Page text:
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Parents of a child old enough to talk have likely dealt with the question: “Can I have a phone?”
A recent study by the non-profit Common Sense Media found 53% of kids have a smartphone by age 11, and 69% by age 12.
While many parents feel elementary school is too young for a smartphone, they still want to keep in touch with their children. We're taking a 360 look at some of the alternative communication devices available to help parents decide which is right for their family.
Smart watches have some phone-like features without all the apps
We spoke to two moms who are taking different approaches to staying connected. Gina Luber, wife of Denver7 Traffic Anchor Jayson Luber, felt her 11- and 8-year-old daughters are still too young for smartphones.
“We researched phones and we really didn’t want them to have a big phone, and especially with all the apps,” she said.
The Lubers decided to buy their girls smart watches instead. Gina Luber said the watches allow her girls to call and text a limited number of contacts. They also have GPS tracking.
“It’s that sense of security for me and also for them knowing that there’s a way to talk to me,” she said.
There are a variety of smart watches on the market. A popular model, the Verizon GizmoWatch, retails for $179.00 plus a $5.00-a-month service plan.
Two-way radios are great for quick communication
Westminster mom Hillary Saunders also has two daughters, a 5th grader and an 8th grader. While the 8th grader has a phone, Saunders said it’s not necessary for her younger daughter. So instead, they keep in touch using a two-way radio.
“It’s just a two-way communication device for us to talk to each other quickly and easily without having to try and call somebody’s parent,” Saunders said.
Two-way radios can be an affordable option, but they have a limited range.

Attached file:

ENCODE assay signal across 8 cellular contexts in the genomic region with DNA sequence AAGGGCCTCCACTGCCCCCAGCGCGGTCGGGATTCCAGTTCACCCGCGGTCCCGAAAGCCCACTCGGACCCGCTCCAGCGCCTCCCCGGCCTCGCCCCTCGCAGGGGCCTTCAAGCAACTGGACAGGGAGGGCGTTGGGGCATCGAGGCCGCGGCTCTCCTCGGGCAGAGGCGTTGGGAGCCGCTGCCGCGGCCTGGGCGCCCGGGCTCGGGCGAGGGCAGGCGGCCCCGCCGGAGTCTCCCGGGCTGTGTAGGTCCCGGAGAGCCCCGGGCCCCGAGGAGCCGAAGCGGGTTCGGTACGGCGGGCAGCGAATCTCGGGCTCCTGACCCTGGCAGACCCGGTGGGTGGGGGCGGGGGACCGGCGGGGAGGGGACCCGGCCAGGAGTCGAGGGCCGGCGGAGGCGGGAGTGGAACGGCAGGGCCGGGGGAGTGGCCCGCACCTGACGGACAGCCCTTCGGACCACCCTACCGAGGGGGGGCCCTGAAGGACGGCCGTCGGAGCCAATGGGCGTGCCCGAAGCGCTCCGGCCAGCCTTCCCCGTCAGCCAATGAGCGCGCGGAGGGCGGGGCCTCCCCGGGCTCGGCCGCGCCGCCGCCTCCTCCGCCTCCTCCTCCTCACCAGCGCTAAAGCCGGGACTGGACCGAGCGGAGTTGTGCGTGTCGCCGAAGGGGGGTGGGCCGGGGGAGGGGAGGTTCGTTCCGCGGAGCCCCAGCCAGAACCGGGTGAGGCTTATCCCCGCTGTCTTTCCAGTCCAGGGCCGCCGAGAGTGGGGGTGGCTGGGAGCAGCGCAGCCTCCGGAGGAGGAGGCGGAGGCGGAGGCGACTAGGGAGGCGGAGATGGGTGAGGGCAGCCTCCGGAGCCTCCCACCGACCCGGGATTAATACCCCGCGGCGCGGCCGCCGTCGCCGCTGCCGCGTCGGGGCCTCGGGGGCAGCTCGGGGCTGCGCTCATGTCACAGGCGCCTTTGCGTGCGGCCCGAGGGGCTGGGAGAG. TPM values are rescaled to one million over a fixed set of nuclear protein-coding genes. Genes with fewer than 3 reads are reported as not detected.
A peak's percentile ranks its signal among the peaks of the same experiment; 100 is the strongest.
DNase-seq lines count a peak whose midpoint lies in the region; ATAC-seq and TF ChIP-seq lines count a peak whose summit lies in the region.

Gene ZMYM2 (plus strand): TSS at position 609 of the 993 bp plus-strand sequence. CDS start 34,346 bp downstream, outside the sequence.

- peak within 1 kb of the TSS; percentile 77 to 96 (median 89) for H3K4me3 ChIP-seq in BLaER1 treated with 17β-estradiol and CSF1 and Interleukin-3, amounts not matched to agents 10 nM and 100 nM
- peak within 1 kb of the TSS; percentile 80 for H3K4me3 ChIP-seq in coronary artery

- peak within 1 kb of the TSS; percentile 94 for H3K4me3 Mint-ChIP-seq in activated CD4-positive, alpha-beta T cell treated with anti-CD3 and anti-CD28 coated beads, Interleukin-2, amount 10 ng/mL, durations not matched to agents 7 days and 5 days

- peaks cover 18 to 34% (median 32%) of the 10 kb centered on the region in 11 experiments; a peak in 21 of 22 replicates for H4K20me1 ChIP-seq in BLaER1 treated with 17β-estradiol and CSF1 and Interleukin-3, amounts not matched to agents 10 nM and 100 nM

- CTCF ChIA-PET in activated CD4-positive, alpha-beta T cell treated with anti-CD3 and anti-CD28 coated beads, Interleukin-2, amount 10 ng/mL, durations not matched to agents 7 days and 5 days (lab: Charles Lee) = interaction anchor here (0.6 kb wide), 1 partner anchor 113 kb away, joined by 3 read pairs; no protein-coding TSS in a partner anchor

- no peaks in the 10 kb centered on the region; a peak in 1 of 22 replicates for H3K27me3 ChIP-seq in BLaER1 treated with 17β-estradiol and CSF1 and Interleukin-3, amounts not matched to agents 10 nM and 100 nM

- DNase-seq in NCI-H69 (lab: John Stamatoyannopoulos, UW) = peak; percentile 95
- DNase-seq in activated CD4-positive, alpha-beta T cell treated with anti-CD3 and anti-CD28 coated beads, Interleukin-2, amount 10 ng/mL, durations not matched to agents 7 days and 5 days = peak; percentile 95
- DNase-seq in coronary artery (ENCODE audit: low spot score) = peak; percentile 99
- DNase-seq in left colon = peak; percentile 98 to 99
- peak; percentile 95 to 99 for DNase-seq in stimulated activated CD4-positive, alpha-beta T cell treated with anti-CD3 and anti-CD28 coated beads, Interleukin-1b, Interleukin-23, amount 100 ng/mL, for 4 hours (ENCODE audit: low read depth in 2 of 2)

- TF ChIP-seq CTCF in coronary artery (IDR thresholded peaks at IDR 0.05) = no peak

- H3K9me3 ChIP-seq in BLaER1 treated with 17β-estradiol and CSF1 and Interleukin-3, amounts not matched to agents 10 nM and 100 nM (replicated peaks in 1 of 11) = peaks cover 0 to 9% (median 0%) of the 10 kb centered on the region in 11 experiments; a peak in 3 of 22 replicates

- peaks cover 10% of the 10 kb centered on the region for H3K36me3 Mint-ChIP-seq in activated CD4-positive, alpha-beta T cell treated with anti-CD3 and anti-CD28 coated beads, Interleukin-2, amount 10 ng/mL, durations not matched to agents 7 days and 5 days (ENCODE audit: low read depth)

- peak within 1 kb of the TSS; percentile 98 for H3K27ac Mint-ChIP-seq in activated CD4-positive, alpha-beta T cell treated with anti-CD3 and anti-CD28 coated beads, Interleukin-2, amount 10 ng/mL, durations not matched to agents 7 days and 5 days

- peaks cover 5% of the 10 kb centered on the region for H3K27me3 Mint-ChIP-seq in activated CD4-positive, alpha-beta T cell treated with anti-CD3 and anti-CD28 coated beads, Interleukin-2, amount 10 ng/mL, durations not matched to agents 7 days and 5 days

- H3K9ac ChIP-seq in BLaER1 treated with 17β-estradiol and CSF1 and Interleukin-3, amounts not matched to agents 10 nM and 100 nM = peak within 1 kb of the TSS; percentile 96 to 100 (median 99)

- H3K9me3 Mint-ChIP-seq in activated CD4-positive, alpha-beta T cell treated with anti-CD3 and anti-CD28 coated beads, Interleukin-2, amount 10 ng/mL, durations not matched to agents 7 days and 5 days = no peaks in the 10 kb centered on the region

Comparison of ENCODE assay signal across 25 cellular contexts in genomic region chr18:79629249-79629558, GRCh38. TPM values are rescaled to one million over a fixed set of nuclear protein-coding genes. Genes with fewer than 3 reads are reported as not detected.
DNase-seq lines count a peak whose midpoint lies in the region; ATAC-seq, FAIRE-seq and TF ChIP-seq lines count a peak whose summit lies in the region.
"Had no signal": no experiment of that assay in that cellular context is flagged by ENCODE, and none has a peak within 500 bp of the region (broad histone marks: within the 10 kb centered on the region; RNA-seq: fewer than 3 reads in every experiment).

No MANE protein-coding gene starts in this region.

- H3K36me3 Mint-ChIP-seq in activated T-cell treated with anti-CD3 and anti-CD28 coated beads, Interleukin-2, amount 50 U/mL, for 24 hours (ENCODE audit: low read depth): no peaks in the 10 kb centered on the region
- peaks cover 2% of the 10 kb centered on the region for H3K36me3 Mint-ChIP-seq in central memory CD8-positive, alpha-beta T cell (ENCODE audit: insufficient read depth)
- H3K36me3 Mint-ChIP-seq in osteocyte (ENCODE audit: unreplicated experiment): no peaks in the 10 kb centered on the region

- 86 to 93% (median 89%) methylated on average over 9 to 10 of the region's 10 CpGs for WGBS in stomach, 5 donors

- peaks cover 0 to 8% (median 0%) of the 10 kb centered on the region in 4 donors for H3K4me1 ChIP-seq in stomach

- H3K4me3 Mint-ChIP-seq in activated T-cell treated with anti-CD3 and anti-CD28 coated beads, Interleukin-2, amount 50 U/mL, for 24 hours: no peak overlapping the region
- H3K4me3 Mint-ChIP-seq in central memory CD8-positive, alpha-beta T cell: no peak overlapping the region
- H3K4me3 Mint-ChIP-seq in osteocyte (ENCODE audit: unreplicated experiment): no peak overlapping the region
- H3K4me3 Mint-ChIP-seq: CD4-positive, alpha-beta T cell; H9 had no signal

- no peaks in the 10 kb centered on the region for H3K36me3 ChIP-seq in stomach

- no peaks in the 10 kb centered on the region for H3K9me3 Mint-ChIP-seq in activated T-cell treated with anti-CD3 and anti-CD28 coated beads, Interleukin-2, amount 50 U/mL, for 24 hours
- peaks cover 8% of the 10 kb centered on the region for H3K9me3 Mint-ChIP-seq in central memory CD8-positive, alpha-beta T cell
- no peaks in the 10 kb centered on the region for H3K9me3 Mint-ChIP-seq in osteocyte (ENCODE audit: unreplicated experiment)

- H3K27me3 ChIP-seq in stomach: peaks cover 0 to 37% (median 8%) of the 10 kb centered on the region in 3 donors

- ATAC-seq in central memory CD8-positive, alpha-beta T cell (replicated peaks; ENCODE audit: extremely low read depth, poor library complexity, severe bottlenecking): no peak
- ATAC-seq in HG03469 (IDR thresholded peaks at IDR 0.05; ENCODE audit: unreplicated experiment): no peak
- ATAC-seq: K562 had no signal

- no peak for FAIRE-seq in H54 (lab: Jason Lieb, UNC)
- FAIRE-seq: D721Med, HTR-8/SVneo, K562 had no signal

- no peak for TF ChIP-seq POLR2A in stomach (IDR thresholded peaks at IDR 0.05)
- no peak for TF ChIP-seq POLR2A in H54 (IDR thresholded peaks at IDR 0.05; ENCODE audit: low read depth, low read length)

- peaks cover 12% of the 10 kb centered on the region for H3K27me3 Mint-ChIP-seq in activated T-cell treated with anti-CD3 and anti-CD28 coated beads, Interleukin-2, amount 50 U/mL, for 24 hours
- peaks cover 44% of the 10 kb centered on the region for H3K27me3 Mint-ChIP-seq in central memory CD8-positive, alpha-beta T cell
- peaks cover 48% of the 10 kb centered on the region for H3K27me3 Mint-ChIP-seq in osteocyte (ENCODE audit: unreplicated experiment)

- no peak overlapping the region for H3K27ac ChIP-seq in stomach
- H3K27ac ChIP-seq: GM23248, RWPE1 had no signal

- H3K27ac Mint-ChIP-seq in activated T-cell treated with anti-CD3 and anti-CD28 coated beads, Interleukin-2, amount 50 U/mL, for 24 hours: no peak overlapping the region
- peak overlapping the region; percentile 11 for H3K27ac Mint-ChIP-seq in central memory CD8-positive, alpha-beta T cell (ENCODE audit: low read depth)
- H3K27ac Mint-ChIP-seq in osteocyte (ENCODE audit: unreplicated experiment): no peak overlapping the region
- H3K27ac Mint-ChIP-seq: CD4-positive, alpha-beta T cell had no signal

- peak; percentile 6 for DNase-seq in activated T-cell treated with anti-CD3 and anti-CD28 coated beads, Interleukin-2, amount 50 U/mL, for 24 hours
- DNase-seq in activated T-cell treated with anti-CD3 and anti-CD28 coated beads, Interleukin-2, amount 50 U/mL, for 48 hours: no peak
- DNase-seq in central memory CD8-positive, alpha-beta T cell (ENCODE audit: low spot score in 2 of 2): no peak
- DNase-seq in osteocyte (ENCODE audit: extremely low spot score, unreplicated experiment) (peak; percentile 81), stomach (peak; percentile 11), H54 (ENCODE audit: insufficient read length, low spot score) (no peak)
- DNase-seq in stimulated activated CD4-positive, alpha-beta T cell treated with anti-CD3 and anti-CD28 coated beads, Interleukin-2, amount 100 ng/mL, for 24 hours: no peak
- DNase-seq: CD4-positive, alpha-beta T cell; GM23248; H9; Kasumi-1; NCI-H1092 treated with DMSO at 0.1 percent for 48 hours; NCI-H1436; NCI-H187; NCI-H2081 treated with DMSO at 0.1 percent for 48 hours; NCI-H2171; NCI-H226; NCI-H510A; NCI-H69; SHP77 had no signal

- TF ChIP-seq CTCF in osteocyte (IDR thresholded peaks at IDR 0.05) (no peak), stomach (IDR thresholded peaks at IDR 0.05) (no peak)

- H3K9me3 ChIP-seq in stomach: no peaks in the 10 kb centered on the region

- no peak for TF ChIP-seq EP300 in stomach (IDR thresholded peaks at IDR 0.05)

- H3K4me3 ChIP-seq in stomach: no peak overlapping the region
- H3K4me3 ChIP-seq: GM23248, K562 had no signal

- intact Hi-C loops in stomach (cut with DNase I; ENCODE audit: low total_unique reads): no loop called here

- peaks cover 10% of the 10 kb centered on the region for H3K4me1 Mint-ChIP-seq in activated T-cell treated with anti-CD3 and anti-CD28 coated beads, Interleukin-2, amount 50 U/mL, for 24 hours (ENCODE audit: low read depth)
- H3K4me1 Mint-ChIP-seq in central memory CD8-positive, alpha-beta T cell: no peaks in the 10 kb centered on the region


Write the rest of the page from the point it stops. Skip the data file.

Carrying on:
Other options include flip phones or internet messaging apps
Other alternatives to phones include the Relay Phone . It’s like a walkie-talkie, but has the range of a cell phone. It requires a $10.00-a-month service plan and includes GPS tracking.
Flip phones are a good option for parents looking for a device that can call and text without all the smartphone apps.
Other parents are using the Facebook Messenger Kids app . As long as your child has the app and a WiFi connection, they can send messages and video chat.
All of these devices can provide a way to stay connected, but your children may still be out of reach during the school day, because most schools don’t allow any devices in the classroom.
Educators say even the alternatives can be a distraction in the classroom
Bear Valley International School teacher Chris Plesko says even flip phones or watches can be a distraction.
“Even just having a basic flip phone can be a distraction because they can still send those messages,” Plesko said. “And in fact, a lot of those kids are very good at texting without looking at that phone,” he added.
Most of the kids at Bear Valley International follow the rules and leave their phones in their lockers during school hours.
Principal Lindsay Meier says parents can still get in touch the old-fashioned way.
“If parents are needing to get a hold of their kiddos during the academic day, we do want them to call the office first, and we will get messages to kids,” Meier said.
Tracy Vozar, an assistant professor in the Psychology Department at the University of Denver, understands why parents want to stay in constant communication.
“With the increased level of information we have about events that are occurring across the country and across the world, it makes a lot of sense to me that there's anxiety or even fear for some parents and families," Vozar said.
She said parents should consider the purpose of keeping in contact, as well as the age and maturity level of their child before giving them an expensive device.
Parents interested in holding off on smartphones may consider signing the Wait Until 8th pledge . It allows parents in a community to band together and promise to delay smart phone purchases until 8th grade, so there is less pressure on both the parents and children.